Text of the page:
Tuesday, April 8, 2008

Shooter scores

We were just talking about big, dumb action films. Shooter is smarter than that.

It's an action film, all right, starring Mark Wahlberg as Man Lee Swagger, a trained sniper who loses his buddy to friendly fire on a secret mission in Ethiopia. He retires to the backwoods, but Col. Danny Glover convinces him to come out of retirement to shoot the president. Um, only, make-believe. For the good of the country.

At this point, I think Swagger is not so bright, but actually, Wahlberg is playing him cagey. However, it does come as a surprise when the president is shot and Swagger is set up for it.

The movie's politics are interesting. It is taken for granted that America tortures people, invades countries for oil and is run by corrupt senators like Ned Beatty. But that's only the contractors - the Marines and the FBI are clean (just a little slow to catch on). This is epitomized by FBI agent Mark Pena, a dopey kid fresh out of Academy who is clobbered by Swagger, but believes he is innocent.

The directing is pretty sweet. It slows down when it needs to - snipering involves a lot of waiting, not a lot of car chases. It takes on a dreamlike quality sometimes that is rather poetic. There are a lot of helicopters, though. About par for an action film.

Mark Wahlberg is great, good looking, ripped body, deep and sensitive - that's why I think these movies are chick flicks. Plenty for the ladies to look at. I'm not sure whether he can act; mostly he just has to furrow his brow. But he certainly sells this part.

But that's not what I came to talk about. I wanted to see this movie because it has Levon Helm in a small role. Helm was the drummer for the Band and sang songs like "The Weight" and "Cripple Creek". He had a recent bout with throat cancer that could have silenced him, but he has come back to sing a whole album of old timey songs like "Poor Old Dirt Farmer". He never had a smooth voice, but now it is rough as the Arkansas hills he was born in.

In Shooter, he plays the greatest gunsmith in the world. He lives in the backwoods, looks toothless and is near blind, but sharp as a tack. Well read on all the high-tech 1890's tricks and so on. It's a great role, he performs it beautifully, it's worth the whole movie for this one scene, and by the way, it turns out to have nothing to do with anything. Swagger just wanted to nail down an minor detail in the plot that doesn't implicate or exonerate anyone, and isn't mentioned again.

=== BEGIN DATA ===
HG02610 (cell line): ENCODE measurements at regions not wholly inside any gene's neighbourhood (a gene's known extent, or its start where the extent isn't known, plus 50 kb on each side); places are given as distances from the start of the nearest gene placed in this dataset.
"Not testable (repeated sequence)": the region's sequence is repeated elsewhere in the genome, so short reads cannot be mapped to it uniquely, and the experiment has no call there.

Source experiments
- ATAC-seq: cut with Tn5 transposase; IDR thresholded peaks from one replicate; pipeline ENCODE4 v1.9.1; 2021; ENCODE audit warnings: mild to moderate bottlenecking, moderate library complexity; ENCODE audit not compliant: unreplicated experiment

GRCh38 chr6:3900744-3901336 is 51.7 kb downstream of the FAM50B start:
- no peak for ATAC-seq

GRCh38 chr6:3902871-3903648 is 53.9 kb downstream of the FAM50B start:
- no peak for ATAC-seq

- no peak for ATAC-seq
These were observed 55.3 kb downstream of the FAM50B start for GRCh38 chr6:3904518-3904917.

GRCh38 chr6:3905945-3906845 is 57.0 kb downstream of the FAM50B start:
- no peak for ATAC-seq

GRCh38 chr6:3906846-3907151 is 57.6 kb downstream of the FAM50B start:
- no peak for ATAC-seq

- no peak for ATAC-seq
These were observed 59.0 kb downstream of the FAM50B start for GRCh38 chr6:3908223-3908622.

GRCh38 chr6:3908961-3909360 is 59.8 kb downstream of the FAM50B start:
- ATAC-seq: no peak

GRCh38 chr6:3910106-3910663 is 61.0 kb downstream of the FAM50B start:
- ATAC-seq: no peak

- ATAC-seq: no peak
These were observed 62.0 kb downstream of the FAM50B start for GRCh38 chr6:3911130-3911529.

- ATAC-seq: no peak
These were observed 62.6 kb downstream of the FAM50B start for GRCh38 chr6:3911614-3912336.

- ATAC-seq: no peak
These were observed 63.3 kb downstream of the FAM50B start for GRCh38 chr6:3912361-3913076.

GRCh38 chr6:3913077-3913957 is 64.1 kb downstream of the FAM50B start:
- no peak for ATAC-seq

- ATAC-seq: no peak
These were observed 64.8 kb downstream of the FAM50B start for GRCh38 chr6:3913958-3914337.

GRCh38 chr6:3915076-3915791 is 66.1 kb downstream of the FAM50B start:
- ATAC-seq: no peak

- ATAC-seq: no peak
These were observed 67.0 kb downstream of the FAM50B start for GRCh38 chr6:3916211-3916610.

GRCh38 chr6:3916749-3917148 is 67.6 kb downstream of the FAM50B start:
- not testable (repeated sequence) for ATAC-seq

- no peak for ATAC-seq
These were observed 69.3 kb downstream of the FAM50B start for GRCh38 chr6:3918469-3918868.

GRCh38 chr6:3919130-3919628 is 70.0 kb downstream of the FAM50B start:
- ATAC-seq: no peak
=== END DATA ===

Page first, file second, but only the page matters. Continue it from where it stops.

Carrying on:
OK, this would have been a decent movie without Levon. With him, it is awesome.

By the way, Helm is the coal miner in Coal Miner's Daughter.

Thursday, April 3, 2008

Friends and Frenzy

My old friend, the Right Rev. Schprock left a proposal for me the other day - that I watch and review Alfred Hitchcock's Frenzy. He didn't give me many hints, except that it was low budget. I assumed it was a gritty, 70's psychological thriller, something a little noir.

I was quite wrong. The film is a romp - a mix of comedy of manners with slapstick, with rape/murders.

The film starts with a politician's speech interrupted by the discovery of a naked woman in the Thames, strangled with a necktie. Someone in the crowd (but not the familiar looking portly gentleman) draws our attention to the pattern on the tie. Cut to our "hero", Richard Blaney, putting on the same tie. He is a shiftless alcoholic divorced womanizing ex-RAF barman in Covent Garden, played by the Alan Bates-looking Jon Finch. When he is fired for taking a drink from the bar, we find that he is pretty much broke, has poor impulse control, and is fooling around with the barmaid. He looks good for the killer.

Later, we meet his old friend Rusk, played Michael-Caine-by-way-of-Gene-Wilder style by Barry Foster. He is trying to help Blaney, but Blaney won't take the help. He won't take help from his ex-wife, the marriage broker, either. That is his angry young man style.

When the barmaid, and later his ex-wife, turn up dead, it looks dark indeed.

However, we know he hasn't done it, in fact, we know who did. I'll skip the spoilers, but let you know that the killer is forced to go back to the corpse he had stuffed in a potato sack and wrestle with it. The scene is pure 3 Stooges, with the naked corpse's foot in the killer's face, and potatoes everywhere.

Not all of the humor is so broad. Most of it is simple observation of 70's London and its character types. It is more drab than swinging, although the fashions are late mod (big prints, sideburns). The women are plain, not chirpy dollybirds. The surroundings are a bit shabby. Life is desperate, but, stiff upper lip, mustn't grumble, make the best of it.

And then, between the slapstick and the observational humor - brutal rape, strangulation and murder. There is a touch of Hitchcock's misogyny here (a large touch - a bad touch), but he seems to show some love for these poor, downtrodden women, almost as if, in death, they have seen the passion that England has deprived them of.

So, in conclusion, big yuks, dead women. Caution - nudity. No caution is needed for the murders, I assume.